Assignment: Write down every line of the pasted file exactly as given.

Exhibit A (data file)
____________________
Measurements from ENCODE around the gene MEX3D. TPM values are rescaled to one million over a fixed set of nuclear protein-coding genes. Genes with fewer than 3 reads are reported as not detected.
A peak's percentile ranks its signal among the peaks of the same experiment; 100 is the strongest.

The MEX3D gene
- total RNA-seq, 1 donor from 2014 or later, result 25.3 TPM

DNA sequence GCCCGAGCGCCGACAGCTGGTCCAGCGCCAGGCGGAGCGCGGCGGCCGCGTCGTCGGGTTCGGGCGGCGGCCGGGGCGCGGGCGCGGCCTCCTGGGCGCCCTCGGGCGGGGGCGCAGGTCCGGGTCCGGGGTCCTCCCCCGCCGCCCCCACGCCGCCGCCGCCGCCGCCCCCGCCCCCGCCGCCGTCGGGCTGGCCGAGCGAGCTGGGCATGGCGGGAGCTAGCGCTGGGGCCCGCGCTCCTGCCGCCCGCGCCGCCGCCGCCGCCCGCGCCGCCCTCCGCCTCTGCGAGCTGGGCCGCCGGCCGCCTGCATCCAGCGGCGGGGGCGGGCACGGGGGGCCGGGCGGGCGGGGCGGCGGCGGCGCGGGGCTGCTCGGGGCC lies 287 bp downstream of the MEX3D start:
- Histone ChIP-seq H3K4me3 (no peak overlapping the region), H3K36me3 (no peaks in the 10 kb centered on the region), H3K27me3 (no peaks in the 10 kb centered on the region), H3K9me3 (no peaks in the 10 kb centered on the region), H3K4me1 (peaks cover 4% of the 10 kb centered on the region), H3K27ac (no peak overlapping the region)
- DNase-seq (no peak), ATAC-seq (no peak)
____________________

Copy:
Measurements from ENCODE around the gene MEX3D. TPM values are rescaled to one million over a fixed set of nuclear protein-coding genes. Genes with fewer than 3 reads are reported as not detected.
A peak's percentile ranks its signal among the peaks of the same experiment; 100 is the strongest.

The MEX3D gene
- total RNA-seq, 1 donor from 2014 or later, result 25.3 TPM

DNA sequence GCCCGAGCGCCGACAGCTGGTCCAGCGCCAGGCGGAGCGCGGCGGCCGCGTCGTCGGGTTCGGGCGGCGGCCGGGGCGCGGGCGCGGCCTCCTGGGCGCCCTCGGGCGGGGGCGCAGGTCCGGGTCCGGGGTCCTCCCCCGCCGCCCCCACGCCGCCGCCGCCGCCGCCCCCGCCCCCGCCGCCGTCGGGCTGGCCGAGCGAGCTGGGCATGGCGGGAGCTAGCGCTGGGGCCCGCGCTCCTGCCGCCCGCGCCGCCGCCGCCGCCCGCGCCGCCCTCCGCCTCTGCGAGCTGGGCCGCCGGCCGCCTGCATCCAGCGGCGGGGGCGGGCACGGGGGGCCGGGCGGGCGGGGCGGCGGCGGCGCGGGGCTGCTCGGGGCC lies 287 bp downstream of the MEX3D start:
- Histone ChIP-seq H3K4me3 (no peak overlapping the region), H3K36me3 (no peaks in the 10 kb centered on the region), H3K27me3 (no peaks in the 10 kb centered on the region), H3K9me3 (no peaks in the 10 kb centered on the region), H3K4me1 (peaks cover 4% of the 10 kb centered on the region), H3K27ac (no peak overlapping the region)
- DNase-seq (no peak), ATAC-seq (no peak)